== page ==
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Updated: Mon, 29 Jul 2013 22:04:06 GMT | By CBC News, cbc.ca

Mountie in Dziekanski Taser death not guilty of lying to inquiry



One of the Mounties accused of lying during testimony at a public inquiry into the death of Polish immigrant Robert Dziekanski has been found not guilty of perjury.

Const. Bill Bentley was one of four RCMP officers who confronted Dziekanski at Vancouver International Airport in October 2007, stunning him several times with a Taser, before Dziekanski died on the floor of the terminal.

After the judge handed down the decision on Monday afternoon in Vancouver Supreme Court, Bentley doubled over in tears.

Bentley's legal troubles began when he tried to explain during the 2009 Braidwood Inquiry the differences between what could be seen on amateur video and what he initially told homicide investigators.

He and Const. Kwesi Millington, Const. Gerry Rundel, and former corporal Benjamin (Monty) Robinson were charged with perjury in 2011.

Crown failed to prove collusion

In his ruling Justice Mark McEwan wrote that the Crown prosecutors "advanced a suspicion based largely on circumstantial evidence," but failed to prove that Bentley had colluded with the other officers to knowingly make a false statement intended to mislead the inquiry.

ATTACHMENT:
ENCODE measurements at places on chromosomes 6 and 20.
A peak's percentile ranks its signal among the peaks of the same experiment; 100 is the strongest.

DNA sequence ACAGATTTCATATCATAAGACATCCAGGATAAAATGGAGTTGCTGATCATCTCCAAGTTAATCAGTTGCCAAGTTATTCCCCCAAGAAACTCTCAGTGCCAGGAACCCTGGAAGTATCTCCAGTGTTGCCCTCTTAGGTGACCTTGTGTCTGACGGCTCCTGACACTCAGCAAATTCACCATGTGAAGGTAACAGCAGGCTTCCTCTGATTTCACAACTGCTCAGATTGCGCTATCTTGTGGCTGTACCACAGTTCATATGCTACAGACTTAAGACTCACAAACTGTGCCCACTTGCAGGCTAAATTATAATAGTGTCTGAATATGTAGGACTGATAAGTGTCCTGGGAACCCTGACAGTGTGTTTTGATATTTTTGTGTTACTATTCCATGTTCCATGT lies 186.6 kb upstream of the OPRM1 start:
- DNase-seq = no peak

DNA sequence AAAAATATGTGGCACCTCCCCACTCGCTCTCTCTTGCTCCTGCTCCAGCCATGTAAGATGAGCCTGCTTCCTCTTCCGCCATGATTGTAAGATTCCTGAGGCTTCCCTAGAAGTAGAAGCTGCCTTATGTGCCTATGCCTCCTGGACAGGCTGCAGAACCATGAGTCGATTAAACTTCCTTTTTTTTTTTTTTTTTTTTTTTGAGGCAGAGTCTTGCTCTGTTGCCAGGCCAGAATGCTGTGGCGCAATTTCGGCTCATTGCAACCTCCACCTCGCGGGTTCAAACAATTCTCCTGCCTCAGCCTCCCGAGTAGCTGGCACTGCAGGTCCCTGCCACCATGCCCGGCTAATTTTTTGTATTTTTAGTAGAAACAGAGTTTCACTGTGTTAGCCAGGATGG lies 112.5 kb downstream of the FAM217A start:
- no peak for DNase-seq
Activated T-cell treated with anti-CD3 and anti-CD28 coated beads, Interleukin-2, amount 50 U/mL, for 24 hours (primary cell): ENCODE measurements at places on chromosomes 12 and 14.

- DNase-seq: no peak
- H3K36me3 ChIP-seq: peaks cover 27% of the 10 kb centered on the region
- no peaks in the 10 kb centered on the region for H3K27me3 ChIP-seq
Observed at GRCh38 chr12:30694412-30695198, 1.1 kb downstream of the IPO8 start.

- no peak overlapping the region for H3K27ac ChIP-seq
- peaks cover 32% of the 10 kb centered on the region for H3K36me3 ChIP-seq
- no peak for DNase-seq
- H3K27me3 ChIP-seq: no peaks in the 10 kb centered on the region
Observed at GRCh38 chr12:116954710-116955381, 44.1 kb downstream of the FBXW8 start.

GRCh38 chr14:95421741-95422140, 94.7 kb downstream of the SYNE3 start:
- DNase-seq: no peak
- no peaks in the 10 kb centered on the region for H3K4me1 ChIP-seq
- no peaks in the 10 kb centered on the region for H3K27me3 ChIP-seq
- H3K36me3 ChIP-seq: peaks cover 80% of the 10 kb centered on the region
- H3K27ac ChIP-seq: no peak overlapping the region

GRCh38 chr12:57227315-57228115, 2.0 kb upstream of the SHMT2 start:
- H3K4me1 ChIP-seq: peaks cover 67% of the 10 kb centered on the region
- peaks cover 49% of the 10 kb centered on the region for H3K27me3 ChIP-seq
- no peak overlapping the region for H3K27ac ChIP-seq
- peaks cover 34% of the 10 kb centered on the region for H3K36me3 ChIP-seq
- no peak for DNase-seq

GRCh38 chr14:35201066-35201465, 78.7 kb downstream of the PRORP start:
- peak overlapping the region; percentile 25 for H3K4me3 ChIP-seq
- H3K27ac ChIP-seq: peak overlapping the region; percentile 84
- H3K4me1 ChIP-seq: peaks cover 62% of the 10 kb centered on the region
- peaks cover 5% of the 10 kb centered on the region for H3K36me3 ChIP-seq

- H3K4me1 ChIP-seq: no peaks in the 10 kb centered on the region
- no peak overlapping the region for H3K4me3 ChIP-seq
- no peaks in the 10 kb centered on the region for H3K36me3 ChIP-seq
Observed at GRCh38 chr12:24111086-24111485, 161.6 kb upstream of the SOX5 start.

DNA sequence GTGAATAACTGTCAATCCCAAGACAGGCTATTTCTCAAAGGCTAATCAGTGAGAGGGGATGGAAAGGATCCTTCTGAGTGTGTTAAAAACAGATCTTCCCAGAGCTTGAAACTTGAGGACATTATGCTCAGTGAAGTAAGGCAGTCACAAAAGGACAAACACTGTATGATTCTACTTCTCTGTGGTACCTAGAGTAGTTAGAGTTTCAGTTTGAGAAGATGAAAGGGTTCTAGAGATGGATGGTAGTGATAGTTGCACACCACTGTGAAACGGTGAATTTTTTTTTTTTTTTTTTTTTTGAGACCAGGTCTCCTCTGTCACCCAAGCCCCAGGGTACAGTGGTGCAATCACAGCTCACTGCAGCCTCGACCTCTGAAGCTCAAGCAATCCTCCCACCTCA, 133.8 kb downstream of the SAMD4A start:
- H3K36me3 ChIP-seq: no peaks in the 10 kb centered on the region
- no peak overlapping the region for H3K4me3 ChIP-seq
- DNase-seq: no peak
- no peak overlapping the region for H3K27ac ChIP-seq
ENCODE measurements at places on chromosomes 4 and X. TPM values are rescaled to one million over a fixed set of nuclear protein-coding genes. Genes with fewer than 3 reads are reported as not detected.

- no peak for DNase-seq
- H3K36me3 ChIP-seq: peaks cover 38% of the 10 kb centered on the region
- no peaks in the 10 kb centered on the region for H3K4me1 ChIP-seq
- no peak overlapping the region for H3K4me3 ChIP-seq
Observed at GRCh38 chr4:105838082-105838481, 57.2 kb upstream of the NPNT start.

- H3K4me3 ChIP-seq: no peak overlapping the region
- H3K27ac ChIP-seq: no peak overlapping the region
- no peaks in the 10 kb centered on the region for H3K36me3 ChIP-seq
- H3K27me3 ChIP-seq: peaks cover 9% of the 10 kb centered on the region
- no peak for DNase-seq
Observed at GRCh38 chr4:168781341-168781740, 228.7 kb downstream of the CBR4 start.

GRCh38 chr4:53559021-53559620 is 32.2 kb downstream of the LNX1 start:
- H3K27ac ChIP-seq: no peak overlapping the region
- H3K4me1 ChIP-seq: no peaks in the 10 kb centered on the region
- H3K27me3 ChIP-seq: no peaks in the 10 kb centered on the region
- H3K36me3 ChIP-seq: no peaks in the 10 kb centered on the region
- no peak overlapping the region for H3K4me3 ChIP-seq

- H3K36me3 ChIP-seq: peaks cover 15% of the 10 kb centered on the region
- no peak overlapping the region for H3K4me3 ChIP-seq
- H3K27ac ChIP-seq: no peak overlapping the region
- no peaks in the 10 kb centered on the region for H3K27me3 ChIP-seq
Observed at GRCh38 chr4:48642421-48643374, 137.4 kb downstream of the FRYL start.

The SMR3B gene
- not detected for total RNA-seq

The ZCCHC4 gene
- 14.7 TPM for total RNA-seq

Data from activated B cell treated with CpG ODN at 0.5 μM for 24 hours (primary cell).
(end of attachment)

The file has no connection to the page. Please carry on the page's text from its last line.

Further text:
McEwan concluded that although Bentley and the other officers made similar statements in their testimony that were ultimately shown to be wrong by a bystander's video of the incident, other independent witnesses also made similar mistakes in their statements.

"The [officers'] statements are not 'uniform' as the Crown submits, and some are more detailed and emphatic and touch on different things.… Three describe aspects of the event for which there is some basis in the facts, and similarity might be expected," wrote the judge.

During the trial the Crown alleged Bentley and the other officers colluded on their stories to homicide investigators and then lied at the inquiry to cover up the deception.

Bentley told investigators and wrote in his notes that the Polish immigrant grabbed a stapler and came at the officers screaming, was stunned and wrestled to the ground.

But a video, taken by a traveller, emerged one month later and contradicted some of Bentley's notes and statements.

At Bentley's trial, his lawyer, Peter Wilson, did not call any evidence. Instead, Wilson denied Bentley colluded with the other officers and argued his client's initial errors were honest mistakes and a product of a fast-paced incident and involvement in an in-custody death.

- Watch bystander's video of Robert Dziekanski

- Dziekanski officer pleads not guilty in perjury trial

- Judge disagrees video proves Mounties colluded

- Lawyer says perjury case may be difficult to prove

Bentley was the officer who called for an ambulance and alerted dispatchers about Dziekanski's worsening condition, the defence said.

"Here's the youngest officer there with the least involvement — what on Earth did he have to cover up?" asked Wilson.

The remaining three officers are standing trial separately.

Those trials, scheduled to be heard by juries, are set for November of this year and February 2014.

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